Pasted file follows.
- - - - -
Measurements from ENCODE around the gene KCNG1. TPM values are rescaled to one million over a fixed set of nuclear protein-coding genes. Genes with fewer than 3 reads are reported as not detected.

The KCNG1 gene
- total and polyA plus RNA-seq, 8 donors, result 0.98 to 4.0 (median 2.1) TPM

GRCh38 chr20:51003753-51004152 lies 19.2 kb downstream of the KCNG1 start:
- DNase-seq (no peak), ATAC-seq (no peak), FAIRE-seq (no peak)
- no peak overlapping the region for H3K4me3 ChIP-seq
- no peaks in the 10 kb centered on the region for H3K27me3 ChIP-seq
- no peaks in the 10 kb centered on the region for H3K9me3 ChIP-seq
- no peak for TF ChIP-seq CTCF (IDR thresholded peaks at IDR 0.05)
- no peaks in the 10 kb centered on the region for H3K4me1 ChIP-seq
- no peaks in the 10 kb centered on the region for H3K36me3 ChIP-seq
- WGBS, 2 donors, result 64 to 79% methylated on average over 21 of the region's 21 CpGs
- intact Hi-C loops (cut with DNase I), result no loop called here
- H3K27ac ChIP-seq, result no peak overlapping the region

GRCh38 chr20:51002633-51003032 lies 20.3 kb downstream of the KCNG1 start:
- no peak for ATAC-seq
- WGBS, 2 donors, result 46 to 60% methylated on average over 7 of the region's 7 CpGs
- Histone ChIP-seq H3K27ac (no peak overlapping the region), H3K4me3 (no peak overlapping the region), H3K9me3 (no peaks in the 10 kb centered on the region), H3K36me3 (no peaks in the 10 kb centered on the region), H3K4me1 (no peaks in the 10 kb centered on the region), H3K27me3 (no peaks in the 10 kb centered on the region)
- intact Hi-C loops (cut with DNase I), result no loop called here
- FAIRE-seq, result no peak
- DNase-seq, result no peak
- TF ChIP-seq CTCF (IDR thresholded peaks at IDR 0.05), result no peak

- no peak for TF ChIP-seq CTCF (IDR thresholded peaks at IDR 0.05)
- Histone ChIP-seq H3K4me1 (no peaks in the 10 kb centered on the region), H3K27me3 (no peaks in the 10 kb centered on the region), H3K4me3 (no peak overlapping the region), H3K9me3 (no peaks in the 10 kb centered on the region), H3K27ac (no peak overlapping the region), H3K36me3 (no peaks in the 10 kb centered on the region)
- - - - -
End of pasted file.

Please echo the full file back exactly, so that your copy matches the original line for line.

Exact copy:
Measurements from ENCODE around the gene KCNG1. TPM values are rescaled to one million over a fixed set of nuclear protein-coding genes. Genes with fewer than 3 reads are reported as not detected.

The KCNG1 gene
- total and polyA plus RNA-seq, 8 donors, result 0.98 to 4.0 (median 2.1) TPM

GRCh38 chr20:51003753-51004152 lies 19.2 kb downstream of the KCNG1 start:
- DNase-seq (no peak), ATAC-seq (no peak), FAIRE-seq (no peak)
- no peak overlapping the region for H3K4me3 ChIP-seq
- no peaks in the 10 kb centered on the region for H3K27me3 ChIP-seq
- no peaks in the 10 kb centered on the region for H3K9me3 ChIP-seq
- no peak for TF ChIP-seq CTCF (IDR thresholded peaks at IDR 0.05)
- no peaks in the 10 kb centered on the region for H3K4me1 ChIP-seq
- no peaks in the 10 kb centered on the region for H3K36me3 ChIP-seq
- WGBS, 2 donors, result 64 to 79% methylated on average over 21 of the region's 21 CpGs
- intact Hi-C loops (cut with DNase I), result no loop called here
- H3K27ac ChIP-seq, result no peak overlapping the region

GRCh38 chr20:51002633-51003032 lies 20.3 kb downstream of the KCNG1 start:
- no peak for ATAC-seq
- WGBS, 2 donors, result 46 to 60% methylated on average over 7 of the region's 7 CpGs
- Histone ChIP-seq H3K27ac (no peak overlapping the region), H3K4me3 (no peak overlapping the region), H3K9me3 (no peaks in the 10 kb centered on the region), H3K36me3 (no peaks in the 10 kb centered on the region), H3K4me1 (no peaks in the 10 kb centered on the region), H3K27me3 (no peaks in the 10 kb centered on the region)
- intact Hi-C loops (cut with DNase I), result no loop called here
- FAIRE-seq, result no peak
- DNase-seq, result no peak
- TF ChIP-seq CTCF (IDR thresholded peaks at IDR 0.05), result no peak

- no peak for TF ChIP-seq CTCF (IDR thresholded peaks at IDR 0.05)
- Histone ChIP-seq H3K4me1 (no peaks in the 10 kb centered on the region), H3K27me3 (no peaks in the 10 kb centered on the region), H3K4me3 (no peak overlapping the region), H3K9me3 (no peaks in the 10 kb centered on the region), H3K27ac (no peak overlapping the region), H3K36me3 (no peaks in the 10 kb centered on the region)